- A Safer Future: a future where our citizens can be confident that they will live in peace, even from new and growing threats such as cyber-threats;

- A more Prosperous Future: where members of the Commonwealth will work together to allow their citizens to harvest the benefits of their work;

- A more Sustainable Future: a future where we will all ensure that we protect the environment – the air we breathe, the water we drink, the land we live off. Everything that makes life possible, and without which we cannot live.

The British High Commissioner also welcomed the participation of young people especially the participating schools for their speeches on the subject “How can the government encourage equal participation to ensure sustainable development?”

He told participating students that the inspiring ideas shared in their speeches on how best we can ensure everyone has a stake in their society and how to ensure that society can be sustained is already an example of the shared Commonwealth values we have of participation, debate, and discussion.
“I hope you will continue to keep up this participation in your society throughout your lives”

Mr Ward further explained that Commonwealth day is design for every member state to celebrate, understand the Commonwealth values and make recommendation for future function of the organization.

He then wished everyone a happy commonwealth day 2018 as well as congratulating the participating schools.

Commonwealth Day is held on the second Monday in March every year. It is an opportunity for individuals, communities and organizations to promote shared Commonwealth values of peace, democracy and equality, and to celebrate the association’s rich diversity.
Theme of this year’s Commonwealth Day is “Towards a common future”



Prime Minister Rick Houenipwela withdrew the ‘Constitution (Amendment) (Dual Citizenship) Bill 2017’ and the ‘Citizenship Bill 2017’ on Monday 5th March 2018 to sort out issues raised by the Bills and Legislation Committee.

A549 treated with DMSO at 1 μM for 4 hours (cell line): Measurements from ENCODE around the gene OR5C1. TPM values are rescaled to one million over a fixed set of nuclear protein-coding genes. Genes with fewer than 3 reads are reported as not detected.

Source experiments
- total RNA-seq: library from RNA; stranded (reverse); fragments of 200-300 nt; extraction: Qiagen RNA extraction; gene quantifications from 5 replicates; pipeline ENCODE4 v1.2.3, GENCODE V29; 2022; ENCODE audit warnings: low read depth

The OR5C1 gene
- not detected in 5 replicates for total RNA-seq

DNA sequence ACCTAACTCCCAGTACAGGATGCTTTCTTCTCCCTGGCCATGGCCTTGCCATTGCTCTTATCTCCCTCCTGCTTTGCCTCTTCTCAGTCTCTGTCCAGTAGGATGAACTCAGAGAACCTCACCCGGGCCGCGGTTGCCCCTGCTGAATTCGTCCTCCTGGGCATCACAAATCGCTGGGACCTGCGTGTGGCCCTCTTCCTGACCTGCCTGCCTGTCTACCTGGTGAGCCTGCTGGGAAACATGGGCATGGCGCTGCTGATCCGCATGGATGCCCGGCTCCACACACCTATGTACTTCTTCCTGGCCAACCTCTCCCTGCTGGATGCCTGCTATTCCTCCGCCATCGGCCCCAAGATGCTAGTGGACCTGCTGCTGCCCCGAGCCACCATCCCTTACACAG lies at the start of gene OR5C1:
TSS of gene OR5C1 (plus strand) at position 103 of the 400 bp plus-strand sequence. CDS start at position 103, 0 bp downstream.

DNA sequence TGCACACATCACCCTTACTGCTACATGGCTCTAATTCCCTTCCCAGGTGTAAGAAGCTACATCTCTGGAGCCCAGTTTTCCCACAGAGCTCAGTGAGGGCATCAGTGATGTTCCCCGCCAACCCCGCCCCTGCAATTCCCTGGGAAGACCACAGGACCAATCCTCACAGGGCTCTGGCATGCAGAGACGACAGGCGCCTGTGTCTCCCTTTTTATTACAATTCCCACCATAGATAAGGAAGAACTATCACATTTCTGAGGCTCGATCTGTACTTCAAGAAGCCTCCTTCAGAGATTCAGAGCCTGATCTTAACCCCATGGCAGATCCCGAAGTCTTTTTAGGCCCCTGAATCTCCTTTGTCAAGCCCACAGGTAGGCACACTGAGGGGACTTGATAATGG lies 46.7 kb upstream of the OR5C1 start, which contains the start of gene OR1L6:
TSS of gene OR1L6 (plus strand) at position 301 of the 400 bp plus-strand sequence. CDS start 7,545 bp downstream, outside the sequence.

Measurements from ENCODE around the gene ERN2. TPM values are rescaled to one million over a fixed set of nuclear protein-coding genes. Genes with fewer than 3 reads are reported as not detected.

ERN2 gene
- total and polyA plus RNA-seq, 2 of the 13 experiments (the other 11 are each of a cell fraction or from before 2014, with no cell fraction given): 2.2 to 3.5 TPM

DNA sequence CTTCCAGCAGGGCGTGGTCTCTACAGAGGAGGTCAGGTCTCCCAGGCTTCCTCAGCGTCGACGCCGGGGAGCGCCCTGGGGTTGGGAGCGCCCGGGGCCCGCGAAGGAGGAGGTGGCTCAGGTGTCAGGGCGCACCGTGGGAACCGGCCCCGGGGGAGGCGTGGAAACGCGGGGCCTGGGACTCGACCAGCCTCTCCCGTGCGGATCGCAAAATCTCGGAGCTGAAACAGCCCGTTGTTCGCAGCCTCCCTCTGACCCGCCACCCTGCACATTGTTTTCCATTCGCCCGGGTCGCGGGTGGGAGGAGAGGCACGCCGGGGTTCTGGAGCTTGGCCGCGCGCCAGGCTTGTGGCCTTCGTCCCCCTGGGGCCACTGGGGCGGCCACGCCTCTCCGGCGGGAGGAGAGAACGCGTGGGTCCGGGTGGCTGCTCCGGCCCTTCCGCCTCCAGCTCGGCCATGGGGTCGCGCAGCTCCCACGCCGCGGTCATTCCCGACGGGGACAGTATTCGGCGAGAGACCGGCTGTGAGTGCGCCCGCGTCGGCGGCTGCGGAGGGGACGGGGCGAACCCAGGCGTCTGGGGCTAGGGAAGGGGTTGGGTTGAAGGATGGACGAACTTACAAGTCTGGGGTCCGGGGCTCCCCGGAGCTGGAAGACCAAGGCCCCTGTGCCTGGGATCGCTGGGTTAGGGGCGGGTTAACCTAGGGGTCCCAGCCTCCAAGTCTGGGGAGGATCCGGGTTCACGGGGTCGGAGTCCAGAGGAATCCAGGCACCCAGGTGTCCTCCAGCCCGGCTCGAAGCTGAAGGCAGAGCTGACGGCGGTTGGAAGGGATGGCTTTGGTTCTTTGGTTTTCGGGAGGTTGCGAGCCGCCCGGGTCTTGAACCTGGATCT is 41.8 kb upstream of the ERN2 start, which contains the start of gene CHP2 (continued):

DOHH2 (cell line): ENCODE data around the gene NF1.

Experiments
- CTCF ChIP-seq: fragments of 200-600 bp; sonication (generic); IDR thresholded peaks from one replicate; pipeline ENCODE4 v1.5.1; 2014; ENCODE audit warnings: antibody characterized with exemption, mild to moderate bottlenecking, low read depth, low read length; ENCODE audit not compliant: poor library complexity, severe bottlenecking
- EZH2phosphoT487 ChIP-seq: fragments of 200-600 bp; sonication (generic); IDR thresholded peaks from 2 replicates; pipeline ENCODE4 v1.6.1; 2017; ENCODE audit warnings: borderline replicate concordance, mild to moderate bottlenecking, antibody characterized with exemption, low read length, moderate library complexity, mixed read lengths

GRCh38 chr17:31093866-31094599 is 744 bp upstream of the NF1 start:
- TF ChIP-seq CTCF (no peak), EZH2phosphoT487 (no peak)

This means both Bills will be reintroduce to Parliament after government deal with the issues raised by the Bills and Legislation Committee.
A report by the Bills and Legislation Committee (BLC) suggested that the Constitution (Amendment) (Dual Citizenship) Bill 2017 be differed and the Citizenship Bill 2017 be withdrawn.

The BLC made this recommendation so Government could look at the broader policy issues that the committee had raised regarding the Citizenship Bill 2017.
However, government decided to withdraw both bills since the Constitution (Amendment) (Dual Citizenship) Bill) is an enabling legislation for the citizenship bill. It is a Bill to pave the way for the passing of the citizenship bill.

Chairman of the Bills and Legislation Committee, Hon. Matthew Wale said they have no problem with government’s decision to withdraw both bills as they can be reintroduced.
Deputy Prime Minister, Manasseh Sogavare explained that the Procedures on dealing with a bill is outlined in Standing Orders 43 to 60.

But when a bill is introduce into the system of parliament to the stage where it is now ready to be moved for second reading, the only provisions here for not to deal with it is under Standing Order 59: withdrawal of Bills.
The Bills will have to come through the normal processes again when they are ready to be reintroduce to Parliament.